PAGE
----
By Steve Benson
So you’ve added a state-of-the-art press brake, and you’ve spent a small fortune on precision-ground tooling. The press
brake manufacturer promised that this new
machine would repeat in microns, but for all
your troubles, research, and due diligence,
you’re still having the same issues that you’ve
always had: inconsistent bend angles and part
dimensions. Your operators struggle as they
experience part-to-part variations, and your
expected production goals are still just a pipe
dream. You’re now second-guessing your decision to purchase all that new equipment.
These modern machines will do what the brochures say they do, and the precision-ground
tooling is so precise that you’re not experiencing a single height or tool-center issue. They
easily hold the TX and TY axes. So why are you
still having problems? We could point to various
reasons, but the biggest reason comes down to
a single word: tolerance.
Materials Have Tolerances Too
Every day your operators know to keep the bend
angles and dimensions within the tolerances
found in the title block on the print. But have
you ever considered that the material you’re
working with also has tolerances? And they involve more than just thickness variation.
Sheet metal behavior is at best unpredictable.
Quite often many material variables are not
even considered when designing, programming,
or even building the part. But knowing these
variables, their tolerances, and compensating
for them is necessary to increase production
and quality. And it requires much more than just
relying on the manufacturer’s certification or
ASTM International, formerly known as the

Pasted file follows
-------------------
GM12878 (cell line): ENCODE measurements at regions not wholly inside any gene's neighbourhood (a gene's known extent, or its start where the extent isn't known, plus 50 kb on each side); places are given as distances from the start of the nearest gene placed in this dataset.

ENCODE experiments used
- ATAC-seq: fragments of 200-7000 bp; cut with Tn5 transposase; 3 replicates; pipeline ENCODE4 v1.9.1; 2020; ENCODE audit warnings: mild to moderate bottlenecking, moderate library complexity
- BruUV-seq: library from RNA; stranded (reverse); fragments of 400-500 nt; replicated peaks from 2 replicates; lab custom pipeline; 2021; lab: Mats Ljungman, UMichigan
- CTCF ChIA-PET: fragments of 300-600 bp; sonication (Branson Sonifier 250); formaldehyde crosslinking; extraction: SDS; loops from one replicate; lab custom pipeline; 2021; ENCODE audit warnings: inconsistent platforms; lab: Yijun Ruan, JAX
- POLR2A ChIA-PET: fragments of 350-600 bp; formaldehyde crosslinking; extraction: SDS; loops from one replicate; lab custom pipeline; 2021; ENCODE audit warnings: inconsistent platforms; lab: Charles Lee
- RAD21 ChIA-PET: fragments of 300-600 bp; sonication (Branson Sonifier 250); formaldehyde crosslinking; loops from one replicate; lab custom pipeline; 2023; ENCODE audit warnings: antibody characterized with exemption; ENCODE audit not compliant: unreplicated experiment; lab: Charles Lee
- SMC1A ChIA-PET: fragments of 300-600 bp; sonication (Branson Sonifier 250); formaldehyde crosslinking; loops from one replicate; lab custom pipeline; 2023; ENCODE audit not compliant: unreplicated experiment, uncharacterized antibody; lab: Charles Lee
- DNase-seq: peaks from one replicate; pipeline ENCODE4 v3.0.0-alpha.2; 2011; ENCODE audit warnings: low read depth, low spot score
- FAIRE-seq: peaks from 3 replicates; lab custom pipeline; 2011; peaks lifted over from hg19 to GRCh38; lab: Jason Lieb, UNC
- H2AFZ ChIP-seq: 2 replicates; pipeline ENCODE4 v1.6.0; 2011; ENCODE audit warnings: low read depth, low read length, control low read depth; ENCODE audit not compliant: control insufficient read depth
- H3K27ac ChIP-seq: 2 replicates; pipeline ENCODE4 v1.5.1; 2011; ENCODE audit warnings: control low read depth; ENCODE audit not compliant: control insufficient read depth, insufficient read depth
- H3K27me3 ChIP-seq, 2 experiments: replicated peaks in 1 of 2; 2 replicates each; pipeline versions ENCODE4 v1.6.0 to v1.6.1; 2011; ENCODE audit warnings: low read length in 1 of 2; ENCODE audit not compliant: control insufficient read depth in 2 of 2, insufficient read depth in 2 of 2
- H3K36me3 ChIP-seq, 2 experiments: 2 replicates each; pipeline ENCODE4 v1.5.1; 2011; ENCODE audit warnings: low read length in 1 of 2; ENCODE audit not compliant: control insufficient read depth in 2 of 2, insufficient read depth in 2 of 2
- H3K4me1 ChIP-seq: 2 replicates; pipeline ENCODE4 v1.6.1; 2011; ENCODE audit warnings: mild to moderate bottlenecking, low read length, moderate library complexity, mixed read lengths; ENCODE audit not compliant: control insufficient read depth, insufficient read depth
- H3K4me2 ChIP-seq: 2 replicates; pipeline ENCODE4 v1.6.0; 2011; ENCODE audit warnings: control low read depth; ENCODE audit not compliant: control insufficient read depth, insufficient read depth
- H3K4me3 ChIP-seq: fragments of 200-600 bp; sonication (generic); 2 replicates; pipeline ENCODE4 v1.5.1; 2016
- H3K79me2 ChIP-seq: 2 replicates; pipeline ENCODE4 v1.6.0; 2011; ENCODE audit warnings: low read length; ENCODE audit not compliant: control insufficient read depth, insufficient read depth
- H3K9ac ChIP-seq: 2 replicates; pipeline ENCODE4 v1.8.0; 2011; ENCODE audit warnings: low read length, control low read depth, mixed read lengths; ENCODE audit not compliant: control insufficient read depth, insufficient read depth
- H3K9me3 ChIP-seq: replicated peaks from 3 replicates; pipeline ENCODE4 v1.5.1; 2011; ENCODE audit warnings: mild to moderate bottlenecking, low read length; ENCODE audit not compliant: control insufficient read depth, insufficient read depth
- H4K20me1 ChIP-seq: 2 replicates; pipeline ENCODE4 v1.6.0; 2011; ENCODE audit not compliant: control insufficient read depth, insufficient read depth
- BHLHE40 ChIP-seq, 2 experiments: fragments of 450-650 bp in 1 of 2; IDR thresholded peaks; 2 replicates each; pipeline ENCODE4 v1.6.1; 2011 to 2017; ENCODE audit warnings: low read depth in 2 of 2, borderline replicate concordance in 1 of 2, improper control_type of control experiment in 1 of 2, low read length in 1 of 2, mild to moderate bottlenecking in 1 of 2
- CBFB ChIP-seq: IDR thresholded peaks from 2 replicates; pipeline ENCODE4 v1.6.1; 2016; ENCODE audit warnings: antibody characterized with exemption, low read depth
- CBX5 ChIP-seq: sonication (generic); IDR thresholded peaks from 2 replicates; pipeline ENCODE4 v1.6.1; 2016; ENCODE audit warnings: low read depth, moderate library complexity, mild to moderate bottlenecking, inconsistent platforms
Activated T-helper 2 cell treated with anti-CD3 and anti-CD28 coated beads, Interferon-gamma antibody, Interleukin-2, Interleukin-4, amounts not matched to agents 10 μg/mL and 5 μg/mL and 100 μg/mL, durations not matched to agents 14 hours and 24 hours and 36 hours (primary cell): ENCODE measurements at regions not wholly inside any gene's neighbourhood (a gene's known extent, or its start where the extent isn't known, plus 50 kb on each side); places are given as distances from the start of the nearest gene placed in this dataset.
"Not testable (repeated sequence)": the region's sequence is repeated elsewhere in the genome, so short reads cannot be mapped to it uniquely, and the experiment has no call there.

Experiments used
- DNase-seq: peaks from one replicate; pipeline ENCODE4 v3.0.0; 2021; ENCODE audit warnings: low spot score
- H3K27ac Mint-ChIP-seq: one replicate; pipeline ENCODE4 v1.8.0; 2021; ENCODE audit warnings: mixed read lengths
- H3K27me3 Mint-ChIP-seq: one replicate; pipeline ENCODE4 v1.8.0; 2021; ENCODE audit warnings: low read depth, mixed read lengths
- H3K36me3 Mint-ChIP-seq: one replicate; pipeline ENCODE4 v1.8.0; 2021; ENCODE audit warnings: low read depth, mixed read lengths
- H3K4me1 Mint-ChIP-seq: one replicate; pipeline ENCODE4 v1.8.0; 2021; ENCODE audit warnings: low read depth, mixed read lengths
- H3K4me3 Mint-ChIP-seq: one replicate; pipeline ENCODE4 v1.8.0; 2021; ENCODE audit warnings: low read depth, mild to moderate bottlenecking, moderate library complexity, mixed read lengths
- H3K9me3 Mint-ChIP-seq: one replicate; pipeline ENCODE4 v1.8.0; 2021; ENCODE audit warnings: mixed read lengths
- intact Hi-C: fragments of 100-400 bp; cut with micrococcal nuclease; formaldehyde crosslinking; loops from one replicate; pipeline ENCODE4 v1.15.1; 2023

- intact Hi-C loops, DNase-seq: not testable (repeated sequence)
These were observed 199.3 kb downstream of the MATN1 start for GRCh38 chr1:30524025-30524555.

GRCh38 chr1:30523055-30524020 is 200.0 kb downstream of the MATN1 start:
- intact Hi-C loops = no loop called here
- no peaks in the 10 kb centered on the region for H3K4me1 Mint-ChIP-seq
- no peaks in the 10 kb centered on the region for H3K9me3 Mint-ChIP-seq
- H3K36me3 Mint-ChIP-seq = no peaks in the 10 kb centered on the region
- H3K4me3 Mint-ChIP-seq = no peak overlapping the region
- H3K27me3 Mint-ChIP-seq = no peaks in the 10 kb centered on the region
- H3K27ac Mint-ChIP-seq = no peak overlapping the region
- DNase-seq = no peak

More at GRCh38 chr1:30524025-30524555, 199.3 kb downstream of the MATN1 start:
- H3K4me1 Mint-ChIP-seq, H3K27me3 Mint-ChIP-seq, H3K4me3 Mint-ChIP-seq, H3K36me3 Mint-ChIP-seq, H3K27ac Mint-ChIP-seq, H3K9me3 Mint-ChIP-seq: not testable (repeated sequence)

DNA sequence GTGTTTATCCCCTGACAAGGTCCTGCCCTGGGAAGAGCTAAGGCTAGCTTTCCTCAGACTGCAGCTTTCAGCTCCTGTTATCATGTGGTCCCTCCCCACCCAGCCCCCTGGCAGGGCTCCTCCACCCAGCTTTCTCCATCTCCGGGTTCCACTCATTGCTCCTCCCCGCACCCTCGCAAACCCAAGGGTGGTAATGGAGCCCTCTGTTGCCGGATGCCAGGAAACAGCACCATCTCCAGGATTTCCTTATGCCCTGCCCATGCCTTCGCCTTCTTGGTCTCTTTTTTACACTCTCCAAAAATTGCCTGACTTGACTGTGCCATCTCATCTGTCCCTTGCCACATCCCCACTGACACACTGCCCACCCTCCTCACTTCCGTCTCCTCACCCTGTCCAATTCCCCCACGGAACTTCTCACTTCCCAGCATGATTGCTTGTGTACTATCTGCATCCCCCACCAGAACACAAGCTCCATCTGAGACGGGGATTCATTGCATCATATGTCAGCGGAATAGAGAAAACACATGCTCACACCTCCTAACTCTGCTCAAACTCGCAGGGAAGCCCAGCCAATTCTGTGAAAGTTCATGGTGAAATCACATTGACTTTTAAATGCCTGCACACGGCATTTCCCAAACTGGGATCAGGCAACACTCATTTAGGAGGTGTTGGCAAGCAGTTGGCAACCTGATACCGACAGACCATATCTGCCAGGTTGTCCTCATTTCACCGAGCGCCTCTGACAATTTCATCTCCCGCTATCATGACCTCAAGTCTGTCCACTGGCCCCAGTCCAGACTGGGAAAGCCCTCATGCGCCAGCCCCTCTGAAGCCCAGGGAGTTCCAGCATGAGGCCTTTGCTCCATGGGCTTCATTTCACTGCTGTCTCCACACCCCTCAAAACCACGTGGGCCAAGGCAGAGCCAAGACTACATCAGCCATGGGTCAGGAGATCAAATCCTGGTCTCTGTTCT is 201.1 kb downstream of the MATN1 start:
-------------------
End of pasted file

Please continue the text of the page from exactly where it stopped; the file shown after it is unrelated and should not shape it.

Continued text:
American Society for Testing and Materials,
came into existence in 1898 as an organization
that develops and publishes technical standards
for many materials, including all types of steel,
aluminum, and stainless.
Just like your products, sheet metal from the
mill has allowable variations, these being set by
ASTM International rather than the tolerance
block on the print. Nonetheless, not all sheet
metal and plate are created equal. Variabilities
include thickness, yield strength, and chemical
Even within a single material group, sheet metal makeup and gauges are not fabricated equally
at the mill or between mills. You need to consider imperfections induced by the manufacturing process and impurities and contamination
within the material itself.
Consider one of the most common materials
used in the modern shop, A36 steel. ASTM standards require the steel manufacturer to certify
the minimum yield strength of its product. This
means that any steel that can meet the requirement for a minimum yield strength of 36,000
PSI can be sold as A36 steel. Sheet metal with an
average yield strength of 41,000 PSI can be sold
as A36 steel, even though it is 13 percent harder
than 36,000-PSI steel.
This small variation might not seem like much,
but the increased resistance to force requires
more tonnage from the press brake in order to
break the yield in the material and make it bend.
When your material changes from a 36,000-PSI
to a 41,000-PSI yield strength, you’ll find that
your press brake’s depth of penetration changes
approximately 0.002 inch. Depending on the
width of the die opening, this can create several
degrees of bend-angle variation.
For example, braking a material over a 0.315-in.
die opening will result in a 1-degree difference
just from changing the material yield strength
from 36,000 to 41,000 PSI. The smaller the die
opening is relative to material thickness, the
greater the effect.
Now consider 16-gauge mild steel. The sheet
has a nominal thickness of 0.059 in., an upper
limit of 0.0648 in., and a lower limit of 0.0548
in., giving us a range of 0.010 in. Add this to the
0.002-in. depth-of-penetration variation noted
earlier, and you can see how the variabilities really add up.
Read more from Steve Benson at
The challenge of tolerance
It’s more than just the tolerance block on the print
EXPERTISE » BENDING BASICS
» Figure 3
This antideflection device has adjustable wedges.
Depending on the device, wedges can be moved with a
mechanical or hydraulic system or a combination of both.
» Figure 1
A material’s grain direction adds yet another variable to
a bending process.
» Figure 2
Ram deflection causes a canoe effect, when the part’s
internal bend angle is greater in the center than at the